From his early days as Julius Caesar and Cupid on Hercules: The Legendary Journeys and Xena: Warrior Princess, New Zealand-born actor Karl Urban has always been a favorite with fans. His first major exposure to moviegoers came in 2002, when he first played the Rohirrim warrior Eomer in The Lord of the Rings: The Two Towers (a role he would reprise in the next year’s The Lord of the Rings: The Return of the King). Since then, he has appeared in movies such as Doom, The Bourne Supremacy, Red, Pathfinder, The Chronicles of Riddick and more.
He also created a defining new portrayal of Judge Dredd in the 2012 future cult classic Dredd, and his performance as Dr. Leonard “Bones” McCoy in the three rebooted Star Trek films so far has been hailed by both diehard fans and critics as one of the strongest aspects of that series. Now — and it seems like it should have happened before — he has joined the Marvel Cinematic Universe in Thor: Ragnarok as Skurge, an Asgardian worker who betrays Thor (Chris Hemsworth) to serve as right hand man to the villainous Hela (Cate Blanchett).
There’s always lots to talk about with the affable Urban, and when we sat down with him this time in Los Angeles, we touched on joining the MCU, playing opposite his LOTR co-star Blanchett for the first time, working with director Taika Waititi and more, including the future of Star Trek and Dredd.
Den of Geek: I think I speak for a lot of fans when I say it’s about damn time we see Karl Urban in a Marvel movie. Have you talked to them before about different things or is this kind of the first time you interacted with them?
Karl Urban: We’ve had conversations about a film in the past, but in this case I got a phone call from Taika. He said, “I got a part in this movie, I’d love for you to be a part in it. I’m gonna send you the script and I’m gonna send you some key artwork of what the character looks like.” Which he did and I read the script and immediately recognized that it was something emotionally compelling about this character and his journey. He was a character who was forced to align himself with a cause that he does not believe in and that he has to do it in order to survive. I thought that was a very relatable predicament to be in.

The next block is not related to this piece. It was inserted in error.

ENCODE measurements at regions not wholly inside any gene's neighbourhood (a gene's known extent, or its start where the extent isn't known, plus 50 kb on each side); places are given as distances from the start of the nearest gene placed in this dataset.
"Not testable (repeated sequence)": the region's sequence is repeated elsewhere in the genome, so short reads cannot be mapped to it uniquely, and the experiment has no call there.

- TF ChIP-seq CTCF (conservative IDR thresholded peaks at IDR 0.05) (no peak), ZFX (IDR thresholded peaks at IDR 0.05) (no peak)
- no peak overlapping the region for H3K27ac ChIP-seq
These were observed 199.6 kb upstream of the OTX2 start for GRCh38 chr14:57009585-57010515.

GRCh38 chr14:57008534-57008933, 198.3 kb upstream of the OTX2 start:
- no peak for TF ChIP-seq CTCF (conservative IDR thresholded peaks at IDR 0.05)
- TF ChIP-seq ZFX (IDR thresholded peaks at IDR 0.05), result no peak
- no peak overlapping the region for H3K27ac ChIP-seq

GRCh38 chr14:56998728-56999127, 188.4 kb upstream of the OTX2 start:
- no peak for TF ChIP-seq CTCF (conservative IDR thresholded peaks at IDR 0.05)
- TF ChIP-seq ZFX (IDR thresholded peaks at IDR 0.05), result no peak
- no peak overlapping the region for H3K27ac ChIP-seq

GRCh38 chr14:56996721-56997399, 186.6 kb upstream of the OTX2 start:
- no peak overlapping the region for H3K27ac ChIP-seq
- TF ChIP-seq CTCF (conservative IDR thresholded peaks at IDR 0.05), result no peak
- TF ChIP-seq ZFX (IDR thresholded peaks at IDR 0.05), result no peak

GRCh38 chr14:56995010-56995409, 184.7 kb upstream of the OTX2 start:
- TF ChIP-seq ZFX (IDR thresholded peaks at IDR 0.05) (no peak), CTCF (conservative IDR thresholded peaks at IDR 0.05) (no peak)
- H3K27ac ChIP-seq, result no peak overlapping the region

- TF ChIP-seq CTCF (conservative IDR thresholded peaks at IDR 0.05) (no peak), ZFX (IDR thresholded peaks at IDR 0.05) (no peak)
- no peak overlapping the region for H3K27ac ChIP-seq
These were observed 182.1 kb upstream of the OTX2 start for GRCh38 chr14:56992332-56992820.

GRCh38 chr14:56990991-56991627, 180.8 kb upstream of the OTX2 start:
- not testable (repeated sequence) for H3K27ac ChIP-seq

Had you read any Marvel comics before this at all?
No. I’d never really read comics when I was growing up. I was always, I guess, a student of film and cinema. I went to the movies a lot, so no, I guess my first exposure to the whole sort of Marvel universe came when they made the first movie, Iron Man with Jon Favreau. That was really the first time, I think, taking into account the Spider-Man movies, which Sony were making before that.
Once you got into this, did you read up on the character?
Yeah, a little bit. I did a little bit obviously to get some sort of understanding about the history of the character and sort of the dynamic that he shares with other characters in the Marvel universe, but primarily everything I needed was on the page. That really kind of formed the basis of what you see in the movie.
Skurge has some depth in that there is a definite arc to what he’s doing. Is that what struck you the most when you started reading the script?
Oh, definitely, yeah. I felt for this character’s predicament, I thought that it was imminently relatable. I would hope an audience sits in the cinema and sort of asks themselves, “What would I do, if I was in that situation?”
There are some shots of you in the movie that look like they’ve leaped right off the page of the comics.
Taika was very fastidious about key moments — from the angle that I would hold an axe to the angle that he shot a certain frame was literally meant to be like it lifted right off the page.